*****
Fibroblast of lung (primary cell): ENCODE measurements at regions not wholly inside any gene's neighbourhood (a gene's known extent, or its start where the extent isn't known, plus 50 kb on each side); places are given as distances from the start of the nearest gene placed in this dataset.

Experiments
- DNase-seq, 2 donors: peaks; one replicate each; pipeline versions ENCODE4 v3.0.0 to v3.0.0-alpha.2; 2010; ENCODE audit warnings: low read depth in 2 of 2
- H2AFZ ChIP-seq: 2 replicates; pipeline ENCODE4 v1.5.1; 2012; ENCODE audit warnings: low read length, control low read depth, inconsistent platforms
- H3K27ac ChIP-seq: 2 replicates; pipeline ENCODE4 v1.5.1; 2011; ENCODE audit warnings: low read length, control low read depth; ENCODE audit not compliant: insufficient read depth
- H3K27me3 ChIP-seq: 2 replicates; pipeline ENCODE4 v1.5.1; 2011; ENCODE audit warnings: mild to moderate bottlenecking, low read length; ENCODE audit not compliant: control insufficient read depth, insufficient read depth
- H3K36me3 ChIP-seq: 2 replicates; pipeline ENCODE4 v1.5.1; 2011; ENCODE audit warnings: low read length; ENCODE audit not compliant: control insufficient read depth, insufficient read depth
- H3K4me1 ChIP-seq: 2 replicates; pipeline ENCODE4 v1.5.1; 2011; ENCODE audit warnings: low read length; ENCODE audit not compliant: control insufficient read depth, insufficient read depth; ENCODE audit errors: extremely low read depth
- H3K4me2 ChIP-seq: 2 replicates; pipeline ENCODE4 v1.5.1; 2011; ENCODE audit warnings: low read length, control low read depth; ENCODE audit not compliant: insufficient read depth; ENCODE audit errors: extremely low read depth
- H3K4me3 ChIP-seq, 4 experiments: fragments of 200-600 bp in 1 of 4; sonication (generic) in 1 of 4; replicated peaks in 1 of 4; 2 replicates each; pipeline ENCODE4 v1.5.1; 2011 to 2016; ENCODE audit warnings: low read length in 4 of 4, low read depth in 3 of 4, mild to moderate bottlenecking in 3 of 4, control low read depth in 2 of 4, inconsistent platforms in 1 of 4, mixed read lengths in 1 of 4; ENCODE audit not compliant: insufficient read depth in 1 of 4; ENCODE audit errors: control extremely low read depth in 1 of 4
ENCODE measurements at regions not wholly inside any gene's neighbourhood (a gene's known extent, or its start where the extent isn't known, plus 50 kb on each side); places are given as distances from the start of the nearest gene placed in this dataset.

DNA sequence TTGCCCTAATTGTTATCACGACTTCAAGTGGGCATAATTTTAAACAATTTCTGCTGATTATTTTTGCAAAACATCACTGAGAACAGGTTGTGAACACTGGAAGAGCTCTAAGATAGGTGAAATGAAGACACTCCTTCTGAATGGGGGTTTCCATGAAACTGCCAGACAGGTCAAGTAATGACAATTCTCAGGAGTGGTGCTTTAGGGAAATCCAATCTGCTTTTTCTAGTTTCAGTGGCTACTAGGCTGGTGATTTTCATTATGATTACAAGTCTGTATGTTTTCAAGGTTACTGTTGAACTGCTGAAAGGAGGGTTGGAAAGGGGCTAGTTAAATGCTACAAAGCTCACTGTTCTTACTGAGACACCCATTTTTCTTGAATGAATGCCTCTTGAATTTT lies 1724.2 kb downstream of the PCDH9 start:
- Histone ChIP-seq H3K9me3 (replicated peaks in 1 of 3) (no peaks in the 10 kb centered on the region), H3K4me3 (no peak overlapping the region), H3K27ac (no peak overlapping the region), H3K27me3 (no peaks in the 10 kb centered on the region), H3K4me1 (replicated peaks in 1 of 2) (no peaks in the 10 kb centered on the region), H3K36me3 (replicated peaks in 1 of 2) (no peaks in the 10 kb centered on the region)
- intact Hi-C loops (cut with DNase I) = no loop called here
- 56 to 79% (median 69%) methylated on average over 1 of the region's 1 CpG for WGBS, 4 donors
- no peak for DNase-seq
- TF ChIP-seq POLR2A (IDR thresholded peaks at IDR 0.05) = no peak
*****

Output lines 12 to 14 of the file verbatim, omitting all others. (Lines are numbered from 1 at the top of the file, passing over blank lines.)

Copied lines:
DNA sequence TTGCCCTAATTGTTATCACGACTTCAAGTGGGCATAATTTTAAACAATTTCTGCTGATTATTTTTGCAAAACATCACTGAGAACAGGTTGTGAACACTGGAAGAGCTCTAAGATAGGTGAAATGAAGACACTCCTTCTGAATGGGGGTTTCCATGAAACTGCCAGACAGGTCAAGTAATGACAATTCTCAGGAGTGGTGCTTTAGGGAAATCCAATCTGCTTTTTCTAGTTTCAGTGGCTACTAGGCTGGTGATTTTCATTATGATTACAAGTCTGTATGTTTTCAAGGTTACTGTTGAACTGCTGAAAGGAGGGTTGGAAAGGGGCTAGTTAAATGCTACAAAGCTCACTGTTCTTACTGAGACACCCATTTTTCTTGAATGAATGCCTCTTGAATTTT lies 1724.2 kb downstream of the PCDH9 start:
- Histone ChIP-seq H3K9me3 (replicated peaks in 1 of 3) (no peaks in the 10 kb centered on the region), H3K4me3 (no peak overlapping the region), H3K27ac (no peak overlapping the region), H3K27me3 (no peaks in the 10 kb centered on the region), H3K4me1 (replicated peaks in 1 of 2) (no peaks in the 10 kb centered on the region), H3K36me3 (replicated peaks in 1 of 2) (no peaks in the 10 kb centered on the region)
- intact Hi-C loops (cut with DNase I) = no loop called here